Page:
Established almost three decades ago, The Movement for Quality Government in Israel (MQG) is a Jerusalem-based NGO committed to promoting the values of democracy, transparency, good governance and civic engagement in the Israeli society. Over the years, MQG has become one of Israel’s largest grassroots organizations, with more than 35,000 members and supporters from the general public. MQG has become a leading independent public watchdog organization enjoying unprecedented legal success.
As a movement for social and civic change, MQG believes in the need to adopt a grassroots approach and to involve citizens in order to provide a real platform for social and civic empowerment. In a society fractured by party, religious and ethnic differences, citizens from all walks of life and all elements of the political spectrum are attracted to MQG’s persistent pursuit of a better state for the citizens of Israel. MQG’s outstanding work and remarkable achievements in this field has resulted in MQG receiving massive media coverage and several awards, including the “Integrity Award” in Berlin from Transparency International (TI).
Selected examples for some of the recent activity and achievements
Suspension of mayors facing criminal charges: Despite facing severe criminal charges, three mayors (Those of Bat Yam, Natzrat Ilit and Ramat HaSharon) refused to suspend themselves – and stayed in office while facing charges like accepting bribes and other forms of corruption. The movement appealed to the high court, which led, at the end, to a new law legislated by the Knesset that prohibits those who face severe criminal charges to continue serving as mayors at the same time.
Cost of living: The food market in Israel is controlled by very few monopolies – more than half of the products in the market belong to eight brands only. This situation leads to a substantial rise in prices. The movement has been in touch with several members of the Knesset in order to solve this problem; The movement also seeks to dissolve the monopoly in the cement industry – that affects housing prices; We are also verifying the prices announced by the Ministry of Agriculture (prices that affect the actual prices in the market) – to make sure those prices are not inflated. Those are only a few examples of the many actions the movement is taking in order to tackle the complex issue of the high cost of living in Israel.
Transparency in legislation: Before reaching the Knesset, most of the bills are discussed in the ministers committee of legislation. Bills that are not approved by the committee have very little chance of passing and becoming law. However, this committee does not keep to protocols, and the information about the votes of the ministers is not available to the public. The movement has initiated a public campaign to call for full transparency in the work of the committee.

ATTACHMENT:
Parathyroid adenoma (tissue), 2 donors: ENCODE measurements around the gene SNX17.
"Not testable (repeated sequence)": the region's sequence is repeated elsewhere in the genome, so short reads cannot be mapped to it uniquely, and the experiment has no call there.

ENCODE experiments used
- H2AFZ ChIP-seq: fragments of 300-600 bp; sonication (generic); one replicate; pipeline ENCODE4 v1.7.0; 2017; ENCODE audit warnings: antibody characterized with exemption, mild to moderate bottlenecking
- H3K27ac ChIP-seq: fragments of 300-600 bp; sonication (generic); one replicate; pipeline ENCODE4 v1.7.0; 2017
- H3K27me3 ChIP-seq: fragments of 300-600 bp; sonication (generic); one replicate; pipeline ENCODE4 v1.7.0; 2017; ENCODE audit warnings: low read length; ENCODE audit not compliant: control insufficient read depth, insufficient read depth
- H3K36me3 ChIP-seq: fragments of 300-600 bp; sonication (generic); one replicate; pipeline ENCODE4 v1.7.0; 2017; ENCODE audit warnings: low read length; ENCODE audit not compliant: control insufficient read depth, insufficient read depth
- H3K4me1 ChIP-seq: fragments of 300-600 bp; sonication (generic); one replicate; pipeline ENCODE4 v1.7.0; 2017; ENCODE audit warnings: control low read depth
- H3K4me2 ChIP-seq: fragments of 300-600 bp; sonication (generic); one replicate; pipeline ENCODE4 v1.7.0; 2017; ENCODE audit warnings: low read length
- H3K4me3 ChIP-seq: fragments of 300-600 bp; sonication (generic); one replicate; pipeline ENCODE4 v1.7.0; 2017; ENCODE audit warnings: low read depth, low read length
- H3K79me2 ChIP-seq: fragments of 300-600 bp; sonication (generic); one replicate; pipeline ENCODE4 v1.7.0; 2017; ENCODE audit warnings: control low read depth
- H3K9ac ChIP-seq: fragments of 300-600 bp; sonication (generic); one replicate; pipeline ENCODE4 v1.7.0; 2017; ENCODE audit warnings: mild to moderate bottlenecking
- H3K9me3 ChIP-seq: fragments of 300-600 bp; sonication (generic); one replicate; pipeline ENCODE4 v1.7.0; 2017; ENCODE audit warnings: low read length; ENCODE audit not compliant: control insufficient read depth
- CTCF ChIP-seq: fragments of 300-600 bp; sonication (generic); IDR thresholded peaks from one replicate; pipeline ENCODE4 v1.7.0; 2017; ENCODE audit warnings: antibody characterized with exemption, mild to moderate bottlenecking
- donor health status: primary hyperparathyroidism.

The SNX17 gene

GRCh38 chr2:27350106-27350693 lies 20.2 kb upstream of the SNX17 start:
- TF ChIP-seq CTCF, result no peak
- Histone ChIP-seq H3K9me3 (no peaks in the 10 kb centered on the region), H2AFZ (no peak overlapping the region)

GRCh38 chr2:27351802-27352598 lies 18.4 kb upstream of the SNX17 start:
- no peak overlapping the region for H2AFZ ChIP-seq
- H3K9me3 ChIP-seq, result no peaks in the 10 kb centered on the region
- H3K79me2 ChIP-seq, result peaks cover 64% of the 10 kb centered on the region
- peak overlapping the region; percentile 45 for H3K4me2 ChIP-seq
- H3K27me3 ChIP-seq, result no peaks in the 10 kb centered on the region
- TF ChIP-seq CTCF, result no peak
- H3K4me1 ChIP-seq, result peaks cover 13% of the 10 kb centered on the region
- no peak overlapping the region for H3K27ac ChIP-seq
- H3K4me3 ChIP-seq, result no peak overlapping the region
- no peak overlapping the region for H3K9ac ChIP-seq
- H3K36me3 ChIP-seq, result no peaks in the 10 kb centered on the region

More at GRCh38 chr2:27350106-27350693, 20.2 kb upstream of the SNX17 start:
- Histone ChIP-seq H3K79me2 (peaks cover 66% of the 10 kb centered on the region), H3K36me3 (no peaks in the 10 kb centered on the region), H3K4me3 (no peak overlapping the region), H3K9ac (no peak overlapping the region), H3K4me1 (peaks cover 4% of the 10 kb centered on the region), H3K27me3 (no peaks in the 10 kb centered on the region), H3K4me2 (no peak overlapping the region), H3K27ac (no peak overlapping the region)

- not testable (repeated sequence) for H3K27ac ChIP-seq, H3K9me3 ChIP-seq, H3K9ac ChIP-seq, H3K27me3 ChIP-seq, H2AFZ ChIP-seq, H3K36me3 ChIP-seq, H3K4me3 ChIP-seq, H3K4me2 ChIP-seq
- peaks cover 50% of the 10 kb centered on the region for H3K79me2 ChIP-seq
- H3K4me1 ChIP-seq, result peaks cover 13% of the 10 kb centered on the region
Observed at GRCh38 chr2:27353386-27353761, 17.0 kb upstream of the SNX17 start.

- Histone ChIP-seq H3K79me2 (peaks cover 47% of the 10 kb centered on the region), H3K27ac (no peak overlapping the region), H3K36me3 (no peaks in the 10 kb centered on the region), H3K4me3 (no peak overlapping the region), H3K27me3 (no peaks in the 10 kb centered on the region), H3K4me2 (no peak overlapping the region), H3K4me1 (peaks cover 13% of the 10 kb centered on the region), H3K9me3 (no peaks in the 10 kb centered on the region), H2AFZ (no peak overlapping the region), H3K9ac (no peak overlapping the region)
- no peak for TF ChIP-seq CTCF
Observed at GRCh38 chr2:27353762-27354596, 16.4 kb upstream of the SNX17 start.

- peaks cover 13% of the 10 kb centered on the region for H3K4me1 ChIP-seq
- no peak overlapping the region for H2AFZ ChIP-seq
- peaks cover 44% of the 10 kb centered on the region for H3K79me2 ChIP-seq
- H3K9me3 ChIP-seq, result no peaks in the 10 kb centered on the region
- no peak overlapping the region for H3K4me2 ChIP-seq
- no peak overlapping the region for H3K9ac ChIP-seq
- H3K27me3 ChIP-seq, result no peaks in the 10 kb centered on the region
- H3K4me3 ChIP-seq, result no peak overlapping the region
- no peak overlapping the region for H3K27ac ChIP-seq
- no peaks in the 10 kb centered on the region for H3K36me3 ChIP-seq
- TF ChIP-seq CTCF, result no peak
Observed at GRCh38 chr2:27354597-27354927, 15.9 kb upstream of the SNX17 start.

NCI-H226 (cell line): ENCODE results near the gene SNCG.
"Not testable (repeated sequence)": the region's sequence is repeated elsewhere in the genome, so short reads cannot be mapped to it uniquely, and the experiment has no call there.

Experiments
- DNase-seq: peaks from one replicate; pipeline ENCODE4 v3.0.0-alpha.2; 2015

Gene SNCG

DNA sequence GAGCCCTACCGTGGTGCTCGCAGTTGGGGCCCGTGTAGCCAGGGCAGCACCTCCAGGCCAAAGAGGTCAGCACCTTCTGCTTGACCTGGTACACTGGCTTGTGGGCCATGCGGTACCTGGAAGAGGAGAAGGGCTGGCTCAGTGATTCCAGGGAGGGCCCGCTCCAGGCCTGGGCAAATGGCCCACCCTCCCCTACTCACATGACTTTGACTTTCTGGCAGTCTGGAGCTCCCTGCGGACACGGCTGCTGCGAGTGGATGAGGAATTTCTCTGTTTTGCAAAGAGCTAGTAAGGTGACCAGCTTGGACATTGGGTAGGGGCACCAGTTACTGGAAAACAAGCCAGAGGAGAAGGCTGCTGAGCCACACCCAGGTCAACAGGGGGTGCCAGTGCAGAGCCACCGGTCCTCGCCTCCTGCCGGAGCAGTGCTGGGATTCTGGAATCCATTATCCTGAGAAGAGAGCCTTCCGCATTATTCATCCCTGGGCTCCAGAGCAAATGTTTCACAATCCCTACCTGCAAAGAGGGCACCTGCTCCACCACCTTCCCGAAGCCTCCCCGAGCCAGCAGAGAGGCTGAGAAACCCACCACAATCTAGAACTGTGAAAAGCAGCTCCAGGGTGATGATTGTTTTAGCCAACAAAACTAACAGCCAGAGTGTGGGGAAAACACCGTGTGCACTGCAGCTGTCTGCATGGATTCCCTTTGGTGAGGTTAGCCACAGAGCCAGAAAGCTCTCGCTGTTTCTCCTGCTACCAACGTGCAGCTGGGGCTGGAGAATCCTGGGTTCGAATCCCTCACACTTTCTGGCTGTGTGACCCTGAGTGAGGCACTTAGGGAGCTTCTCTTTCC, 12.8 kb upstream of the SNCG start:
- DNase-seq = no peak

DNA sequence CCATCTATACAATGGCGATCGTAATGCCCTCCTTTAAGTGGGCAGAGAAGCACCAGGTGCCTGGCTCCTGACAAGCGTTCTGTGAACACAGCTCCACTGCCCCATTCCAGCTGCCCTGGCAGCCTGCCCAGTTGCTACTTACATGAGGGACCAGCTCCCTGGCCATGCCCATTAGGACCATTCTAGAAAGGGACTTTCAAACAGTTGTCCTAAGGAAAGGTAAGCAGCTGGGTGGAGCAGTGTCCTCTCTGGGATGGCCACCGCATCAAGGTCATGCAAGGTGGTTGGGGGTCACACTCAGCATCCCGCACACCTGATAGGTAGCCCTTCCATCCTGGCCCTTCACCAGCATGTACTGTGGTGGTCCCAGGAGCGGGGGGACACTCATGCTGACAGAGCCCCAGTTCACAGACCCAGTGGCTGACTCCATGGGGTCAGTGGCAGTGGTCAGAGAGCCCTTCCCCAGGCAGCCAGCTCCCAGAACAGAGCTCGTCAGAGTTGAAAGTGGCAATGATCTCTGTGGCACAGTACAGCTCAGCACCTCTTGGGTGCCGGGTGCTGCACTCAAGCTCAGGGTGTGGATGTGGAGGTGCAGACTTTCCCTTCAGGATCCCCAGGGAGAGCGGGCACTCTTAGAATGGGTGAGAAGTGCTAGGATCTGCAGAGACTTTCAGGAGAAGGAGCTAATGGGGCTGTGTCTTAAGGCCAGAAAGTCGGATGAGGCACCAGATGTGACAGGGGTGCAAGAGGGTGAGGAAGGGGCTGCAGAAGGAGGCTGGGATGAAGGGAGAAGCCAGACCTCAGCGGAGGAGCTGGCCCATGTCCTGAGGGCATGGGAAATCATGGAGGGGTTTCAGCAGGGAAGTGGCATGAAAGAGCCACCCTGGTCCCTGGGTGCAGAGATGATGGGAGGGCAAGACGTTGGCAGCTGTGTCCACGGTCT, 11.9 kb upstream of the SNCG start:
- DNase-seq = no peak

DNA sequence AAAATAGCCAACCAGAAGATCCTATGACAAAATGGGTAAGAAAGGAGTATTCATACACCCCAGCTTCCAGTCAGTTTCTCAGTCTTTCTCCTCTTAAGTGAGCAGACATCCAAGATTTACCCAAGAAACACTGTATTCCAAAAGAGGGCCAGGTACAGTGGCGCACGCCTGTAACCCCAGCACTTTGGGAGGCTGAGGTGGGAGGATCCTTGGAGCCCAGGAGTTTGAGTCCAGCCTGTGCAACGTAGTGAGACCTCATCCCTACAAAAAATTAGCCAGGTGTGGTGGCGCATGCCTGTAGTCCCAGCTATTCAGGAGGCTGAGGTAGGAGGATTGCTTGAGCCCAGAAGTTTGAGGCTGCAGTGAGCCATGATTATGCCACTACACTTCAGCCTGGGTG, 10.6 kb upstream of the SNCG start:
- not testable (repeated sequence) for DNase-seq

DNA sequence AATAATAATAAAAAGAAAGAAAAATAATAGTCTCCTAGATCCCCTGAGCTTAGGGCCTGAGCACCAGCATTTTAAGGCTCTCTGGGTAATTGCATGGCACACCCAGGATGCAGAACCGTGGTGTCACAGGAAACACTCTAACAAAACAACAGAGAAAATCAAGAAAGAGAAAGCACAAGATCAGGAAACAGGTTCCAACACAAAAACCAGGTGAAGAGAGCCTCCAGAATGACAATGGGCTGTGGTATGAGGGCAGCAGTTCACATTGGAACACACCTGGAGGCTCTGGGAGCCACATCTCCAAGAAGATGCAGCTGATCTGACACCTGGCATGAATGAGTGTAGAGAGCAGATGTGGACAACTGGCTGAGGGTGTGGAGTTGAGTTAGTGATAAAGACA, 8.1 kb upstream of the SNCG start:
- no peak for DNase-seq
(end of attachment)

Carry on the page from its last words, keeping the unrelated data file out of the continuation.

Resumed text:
Making Vision a Reality – Selected Projects
As an active proponent for change created from the ground up, MQG champions a grassroots approach to its programs. Each of its signature projects empowers citizens to help bring about the desired change to their communities as follows:
The Legal Hotline and Clinics Project: The project functions as the direct channel to the Israeli public by receiving over 1,200 citizen reports a year, including reports of whistleblowers. Operated through a long-lasting collaboration with several academic institutes in Israel, such as the Hebrew University. This project provides tens of young law students each year with a unique opportunity for tremendous practical experience in implementing social vision through legal means.
The Civic Engagement Project: The project empowers civic society by providing it with a platform for civic participation, raises public awareness to matters of quality government and generates public discussion on these matters on a national scale by initiating and implementing various activities among those public campaigns, lectures, internet and social media activities, protests and rallies. Dozens of volunteers participate in this project each year.
The Budget Watch Project: The project monitors governmental budgets, protects public funds from misuse, investigates improper uses of public funds and petitions to retrieve misused funds when necessary. In its extensive and highly successful activities, this project has managed to retrieve millions of NIS to public funds that can promote social services, health, and education.
The Municipal Project: The project promotes active citizenship in Israel’s Arab society by providing key players and other citizens with vital knowledge and tools to act in their own local communities. Since the establishment of the project in the year 2005, over 1,000 Israeli-Arab citizens, including attorneys, elected representatives, teachers and youth have been successfully trained to act to bring about a real change in their local communities.